Amlertaallrit qateriut. - There used to be a lot of ptarmigan.
Alaska is home to three varieties of ptarmigan, two of which live in the Kodiak Archipelago. The willow ptarmigan (Lagopus lagopus) inhabits low, wet tundra environments while the rock ptarmigan (Lagopus mutus) lives in rocky mountain habitats. Ptarmigans are small birds, weighing no more than a pound and a half. Biologists believe that they are abundant in the Kodiak National Wildlife Refuge. Although the size of the population is unknown, willow ptarmigan are more common than rock ptarmigan.
During the warm season, ptarmigan scatter across the landscape to feed on plants, berries, flowers, and insects. In fall, ptarmigan form flocks, congregating and dispersing repeatedly until winter conditions prevail. During the cold season, the birds live in large nomadic flocks, moving continually in search of food. This is the easiest time of year to hunt ptarmigan.
Ptarmigan are a valued winter resource in Alutiiq homes. When stormy weather makes it difficult to hunt by boat, people often hike into the hills in search of birds. On Kodiak, the official ptarmigan hunting season is mid-August through the end of April. Ptarmigan are not always easy to find, however. Although they may be abundant in places, their populations can fluctuate dramatically. Moreover, they are susceptible to over-hunting.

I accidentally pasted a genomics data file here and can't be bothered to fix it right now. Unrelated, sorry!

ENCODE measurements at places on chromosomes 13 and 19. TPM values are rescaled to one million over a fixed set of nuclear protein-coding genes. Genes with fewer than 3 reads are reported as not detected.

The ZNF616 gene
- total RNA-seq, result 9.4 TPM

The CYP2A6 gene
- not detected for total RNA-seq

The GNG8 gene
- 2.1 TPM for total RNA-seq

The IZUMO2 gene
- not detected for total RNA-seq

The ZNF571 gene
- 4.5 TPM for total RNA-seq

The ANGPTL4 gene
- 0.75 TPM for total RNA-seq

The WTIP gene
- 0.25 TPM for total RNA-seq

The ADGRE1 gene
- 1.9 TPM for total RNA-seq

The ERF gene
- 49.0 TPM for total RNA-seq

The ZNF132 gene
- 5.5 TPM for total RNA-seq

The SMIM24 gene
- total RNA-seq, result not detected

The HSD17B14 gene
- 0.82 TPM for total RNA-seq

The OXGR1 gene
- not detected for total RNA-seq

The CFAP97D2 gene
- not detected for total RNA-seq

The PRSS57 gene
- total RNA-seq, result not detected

Although ptarmigan are always a delicious meal, Elders recall eating the birds when they were sick. Because ptarmigan feed on wild herbs, they are thought to have strong medicinal properties. Some Alutiiq people will boil the birds for hours to create a rich, healing broth.
Photo: Willow Ptarmigan on Kodiak Island. Courtesy the USF&WS National Digital Archive.